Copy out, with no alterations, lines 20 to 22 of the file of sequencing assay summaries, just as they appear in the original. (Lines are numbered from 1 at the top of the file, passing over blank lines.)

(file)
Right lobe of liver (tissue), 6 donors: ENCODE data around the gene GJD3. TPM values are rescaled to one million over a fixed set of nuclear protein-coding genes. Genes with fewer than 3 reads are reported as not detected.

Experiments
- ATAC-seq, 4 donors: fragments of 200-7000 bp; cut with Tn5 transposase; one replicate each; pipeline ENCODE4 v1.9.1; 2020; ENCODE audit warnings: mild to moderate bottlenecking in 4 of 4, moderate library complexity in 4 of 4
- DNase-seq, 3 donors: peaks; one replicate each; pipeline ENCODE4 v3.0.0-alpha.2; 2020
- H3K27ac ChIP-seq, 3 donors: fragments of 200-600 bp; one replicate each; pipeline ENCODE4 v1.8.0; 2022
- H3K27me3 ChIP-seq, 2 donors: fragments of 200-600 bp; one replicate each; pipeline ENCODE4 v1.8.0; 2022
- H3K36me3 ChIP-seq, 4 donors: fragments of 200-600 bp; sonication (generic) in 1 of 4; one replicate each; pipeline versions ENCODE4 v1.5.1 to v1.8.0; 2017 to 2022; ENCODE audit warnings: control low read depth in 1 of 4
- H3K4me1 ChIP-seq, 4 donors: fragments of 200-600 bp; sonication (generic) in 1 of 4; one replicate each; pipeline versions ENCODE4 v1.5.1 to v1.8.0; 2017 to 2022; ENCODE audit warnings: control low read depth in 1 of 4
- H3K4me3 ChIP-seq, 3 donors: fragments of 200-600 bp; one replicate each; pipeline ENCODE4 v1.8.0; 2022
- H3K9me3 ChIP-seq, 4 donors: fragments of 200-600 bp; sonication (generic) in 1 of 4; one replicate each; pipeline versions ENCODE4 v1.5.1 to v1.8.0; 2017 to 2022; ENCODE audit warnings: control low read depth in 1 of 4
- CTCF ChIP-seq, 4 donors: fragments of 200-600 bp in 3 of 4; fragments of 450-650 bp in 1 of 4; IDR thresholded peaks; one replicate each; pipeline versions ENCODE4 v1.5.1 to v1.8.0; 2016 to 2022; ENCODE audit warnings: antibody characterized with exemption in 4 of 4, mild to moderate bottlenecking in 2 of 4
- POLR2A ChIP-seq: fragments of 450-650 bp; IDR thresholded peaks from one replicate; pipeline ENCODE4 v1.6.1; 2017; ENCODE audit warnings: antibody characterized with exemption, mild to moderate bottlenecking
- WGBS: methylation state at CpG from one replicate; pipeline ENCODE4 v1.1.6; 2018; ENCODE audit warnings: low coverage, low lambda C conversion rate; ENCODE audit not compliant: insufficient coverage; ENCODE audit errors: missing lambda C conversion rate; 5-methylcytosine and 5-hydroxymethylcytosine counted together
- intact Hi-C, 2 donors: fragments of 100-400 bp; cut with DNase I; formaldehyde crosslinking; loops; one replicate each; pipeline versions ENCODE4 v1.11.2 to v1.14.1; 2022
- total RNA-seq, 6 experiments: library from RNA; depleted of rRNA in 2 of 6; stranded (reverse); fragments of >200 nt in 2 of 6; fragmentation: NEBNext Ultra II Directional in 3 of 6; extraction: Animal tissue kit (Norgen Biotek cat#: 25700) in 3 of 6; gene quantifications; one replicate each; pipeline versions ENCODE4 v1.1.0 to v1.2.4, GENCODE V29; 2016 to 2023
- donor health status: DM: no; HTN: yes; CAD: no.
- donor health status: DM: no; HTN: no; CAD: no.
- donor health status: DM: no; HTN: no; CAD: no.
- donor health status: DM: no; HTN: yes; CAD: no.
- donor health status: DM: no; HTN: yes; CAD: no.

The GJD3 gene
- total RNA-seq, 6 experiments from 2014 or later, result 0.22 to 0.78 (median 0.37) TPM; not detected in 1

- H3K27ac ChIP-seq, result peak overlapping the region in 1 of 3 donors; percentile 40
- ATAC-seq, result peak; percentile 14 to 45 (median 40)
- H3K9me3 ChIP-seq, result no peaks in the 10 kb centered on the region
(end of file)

- donor health status: DM: no; HTN: yes; CAD: no.

The GJD3 gene
- total RNA-seq, 6 experiments from 2014 or later, result 0.22 to 0.78 (median 0.37) TPM; not detected in 1